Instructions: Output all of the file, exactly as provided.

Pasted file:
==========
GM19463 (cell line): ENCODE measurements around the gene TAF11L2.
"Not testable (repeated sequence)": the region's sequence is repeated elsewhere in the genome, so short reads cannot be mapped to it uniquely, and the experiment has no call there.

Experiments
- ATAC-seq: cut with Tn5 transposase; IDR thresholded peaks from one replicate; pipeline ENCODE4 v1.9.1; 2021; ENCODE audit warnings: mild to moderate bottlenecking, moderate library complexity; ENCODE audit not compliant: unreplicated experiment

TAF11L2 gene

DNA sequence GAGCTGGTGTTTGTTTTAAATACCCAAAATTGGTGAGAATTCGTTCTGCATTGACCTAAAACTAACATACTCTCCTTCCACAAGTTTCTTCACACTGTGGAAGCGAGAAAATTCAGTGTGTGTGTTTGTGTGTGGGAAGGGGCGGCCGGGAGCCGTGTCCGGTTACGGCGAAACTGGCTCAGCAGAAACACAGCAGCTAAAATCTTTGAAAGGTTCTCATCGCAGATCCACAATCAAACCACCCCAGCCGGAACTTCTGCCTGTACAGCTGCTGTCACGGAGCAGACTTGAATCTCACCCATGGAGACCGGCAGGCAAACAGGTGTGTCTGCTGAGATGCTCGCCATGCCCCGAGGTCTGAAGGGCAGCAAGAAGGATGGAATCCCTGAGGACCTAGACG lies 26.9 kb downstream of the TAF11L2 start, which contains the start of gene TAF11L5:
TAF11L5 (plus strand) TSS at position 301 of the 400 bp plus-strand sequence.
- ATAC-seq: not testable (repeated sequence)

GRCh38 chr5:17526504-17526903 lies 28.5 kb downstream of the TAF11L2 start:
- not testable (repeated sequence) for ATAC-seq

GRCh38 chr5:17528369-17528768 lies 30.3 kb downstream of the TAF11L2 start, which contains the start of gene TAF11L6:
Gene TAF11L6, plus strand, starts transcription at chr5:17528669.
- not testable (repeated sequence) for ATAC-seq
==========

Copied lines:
GM19463 (cell line): ENCODE measurements around the gene TAF11L2.
"Not testable (repeated sequence)": the region's sequence is repeated elsewhere in the genome, so short reads cannot be mapped to it uniquely, and the experiment has no call there.

Experiments
- ATAC-seq: cut with Tn5 transposase; IDR thresholded peaks from one replicate; pipeline ENCODE4 v1.9.1; 2021; ENCODE audit warnings: mild to moderate bottlenecking, moderate library complexity; ENCODE audit not compliant: unreplicated experiment

TAF11L2 gene

DNA sequence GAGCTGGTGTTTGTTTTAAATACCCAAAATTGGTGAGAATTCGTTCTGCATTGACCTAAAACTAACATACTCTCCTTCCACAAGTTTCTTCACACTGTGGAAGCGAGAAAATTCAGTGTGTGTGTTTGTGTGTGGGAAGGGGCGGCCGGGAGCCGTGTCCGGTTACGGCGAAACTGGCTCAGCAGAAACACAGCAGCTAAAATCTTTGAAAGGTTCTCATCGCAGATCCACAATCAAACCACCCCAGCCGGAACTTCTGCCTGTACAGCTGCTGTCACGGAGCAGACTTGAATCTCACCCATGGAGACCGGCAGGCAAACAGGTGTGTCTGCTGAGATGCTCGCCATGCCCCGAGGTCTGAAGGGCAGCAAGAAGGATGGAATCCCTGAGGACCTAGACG lies 26.9 kb downstream of the TAF11L2 start, which contains the start of gene TAF11L5:
TAF11L5 (plus strand) TSS at position 301 of the 400 bp plus-strand sequence.
- ATAC-seq: not testable (repeated sequence)

GRCh38 chr5:17526504-17526903 lies 28.5 kb downstream of the TAF11L2 start:
- not testable (repeated sequence) for ATAC-seq

GRCh38 chr5:17528369-17528768 lies 30.3 kb downstream of the TAF11L2 start, which contains the start of gene TAF11L6:
Gene TAF11L6, plus strand, starts transcription at chr5:17528669.
- not testable (repeated sequence) for ATAC-seq